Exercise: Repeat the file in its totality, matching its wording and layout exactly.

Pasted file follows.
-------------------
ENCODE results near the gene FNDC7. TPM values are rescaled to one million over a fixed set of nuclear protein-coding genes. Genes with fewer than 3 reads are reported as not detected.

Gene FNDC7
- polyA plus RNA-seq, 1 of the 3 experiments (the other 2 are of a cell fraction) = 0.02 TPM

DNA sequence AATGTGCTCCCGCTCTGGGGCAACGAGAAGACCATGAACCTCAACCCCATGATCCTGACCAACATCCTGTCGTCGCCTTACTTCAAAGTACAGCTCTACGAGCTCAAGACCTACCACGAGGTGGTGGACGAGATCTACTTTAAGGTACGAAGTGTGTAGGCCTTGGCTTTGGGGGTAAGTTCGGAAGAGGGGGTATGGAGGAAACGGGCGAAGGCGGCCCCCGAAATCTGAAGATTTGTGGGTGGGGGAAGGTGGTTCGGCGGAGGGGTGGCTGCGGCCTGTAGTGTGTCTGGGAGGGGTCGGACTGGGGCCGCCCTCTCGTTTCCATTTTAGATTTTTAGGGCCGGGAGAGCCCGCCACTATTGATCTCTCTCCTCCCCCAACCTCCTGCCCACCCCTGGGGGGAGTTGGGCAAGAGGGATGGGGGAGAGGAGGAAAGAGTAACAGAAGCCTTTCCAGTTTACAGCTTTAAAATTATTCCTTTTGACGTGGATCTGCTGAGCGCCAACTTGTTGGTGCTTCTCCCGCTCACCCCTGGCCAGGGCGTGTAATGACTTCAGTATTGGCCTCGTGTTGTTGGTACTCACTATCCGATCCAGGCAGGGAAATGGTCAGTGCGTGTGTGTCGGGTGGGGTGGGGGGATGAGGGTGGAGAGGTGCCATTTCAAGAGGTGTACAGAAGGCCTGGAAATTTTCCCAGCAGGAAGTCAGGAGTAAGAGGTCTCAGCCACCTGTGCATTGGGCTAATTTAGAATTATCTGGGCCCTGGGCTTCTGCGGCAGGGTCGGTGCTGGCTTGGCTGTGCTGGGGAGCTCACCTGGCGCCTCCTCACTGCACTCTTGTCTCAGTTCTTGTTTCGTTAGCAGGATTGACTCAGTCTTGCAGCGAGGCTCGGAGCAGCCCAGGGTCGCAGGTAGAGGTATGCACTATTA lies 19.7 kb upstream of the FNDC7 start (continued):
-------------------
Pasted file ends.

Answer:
ENCODE results near the gene FNDC7. TPM values are rescaled to one million over a fixed set of nuclear protein-coding genes. Genes with fewer than 3 reads are reported as not detected.

Gene FNDC7
- polyA plus RNA-seq, 1 of the 3 experiments (the other 2 are of a cell fraction) = 0.02 TPM

DNA sequence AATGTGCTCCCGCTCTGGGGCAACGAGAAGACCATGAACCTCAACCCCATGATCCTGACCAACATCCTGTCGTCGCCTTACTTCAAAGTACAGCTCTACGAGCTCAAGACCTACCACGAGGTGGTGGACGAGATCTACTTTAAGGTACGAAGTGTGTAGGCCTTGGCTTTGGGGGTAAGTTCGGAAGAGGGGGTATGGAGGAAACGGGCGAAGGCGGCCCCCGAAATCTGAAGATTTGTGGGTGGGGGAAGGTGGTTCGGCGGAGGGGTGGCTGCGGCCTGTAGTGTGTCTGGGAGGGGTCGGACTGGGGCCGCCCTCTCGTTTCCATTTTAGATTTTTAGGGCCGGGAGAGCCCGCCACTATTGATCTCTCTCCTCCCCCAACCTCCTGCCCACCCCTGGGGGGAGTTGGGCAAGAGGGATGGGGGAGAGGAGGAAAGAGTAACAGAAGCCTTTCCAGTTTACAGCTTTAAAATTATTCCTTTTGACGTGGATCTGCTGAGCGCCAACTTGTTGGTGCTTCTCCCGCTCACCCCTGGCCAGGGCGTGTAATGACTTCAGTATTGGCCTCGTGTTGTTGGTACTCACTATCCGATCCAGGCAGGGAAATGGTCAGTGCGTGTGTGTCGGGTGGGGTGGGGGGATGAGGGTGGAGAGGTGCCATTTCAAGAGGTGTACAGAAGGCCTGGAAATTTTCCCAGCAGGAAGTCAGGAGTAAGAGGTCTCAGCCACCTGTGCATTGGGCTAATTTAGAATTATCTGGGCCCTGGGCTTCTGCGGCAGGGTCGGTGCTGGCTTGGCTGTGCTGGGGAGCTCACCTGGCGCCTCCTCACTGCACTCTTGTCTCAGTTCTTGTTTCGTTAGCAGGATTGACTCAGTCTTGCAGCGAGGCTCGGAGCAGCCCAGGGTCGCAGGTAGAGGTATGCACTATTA lies 19.7 kb upstream of the FNDC7 start (continued):